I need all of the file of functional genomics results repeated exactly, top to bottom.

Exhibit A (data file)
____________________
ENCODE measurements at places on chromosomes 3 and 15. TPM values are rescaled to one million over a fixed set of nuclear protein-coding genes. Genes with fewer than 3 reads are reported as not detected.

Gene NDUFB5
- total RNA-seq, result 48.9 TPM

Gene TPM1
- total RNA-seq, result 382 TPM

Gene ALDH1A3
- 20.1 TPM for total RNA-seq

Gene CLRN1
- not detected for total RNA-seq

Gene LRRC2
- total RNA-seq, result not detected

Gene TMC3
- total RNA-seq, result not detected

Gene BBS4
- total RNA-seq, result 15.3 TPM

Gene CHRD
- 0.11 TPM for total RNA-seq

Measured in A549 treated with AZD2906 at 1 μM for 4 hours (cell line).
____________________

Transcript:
ENCODE measurements at places on chromosomes 3 and 15. TPM values are rescaled to one million over a fixed set of nuclear protein-coding genes. Genes with fewer than 3 reads are reported as not detected.

Gene NDUFB5
- total RNA-seq, result 48.9 TPM

Gene TPM1
- total RNA-seq, result 382 TPM

Gene ALDH1A3
- 20.1 TPM for total RNA-seq

Gene CLRN1
- not detected for total RNA-seq

Gene LRRC2
- total RNA-seq, result not detected

Gene TMC3
- total RNA-seq, result not detected

Gene BBS4
- total RNA-seq, result 15.3 TPM

Gene CHRD
- 0.11 TPM for total RNA-seq

Measured in A549 treated with AZD2906 at 1 μM for 4 hours (cell line).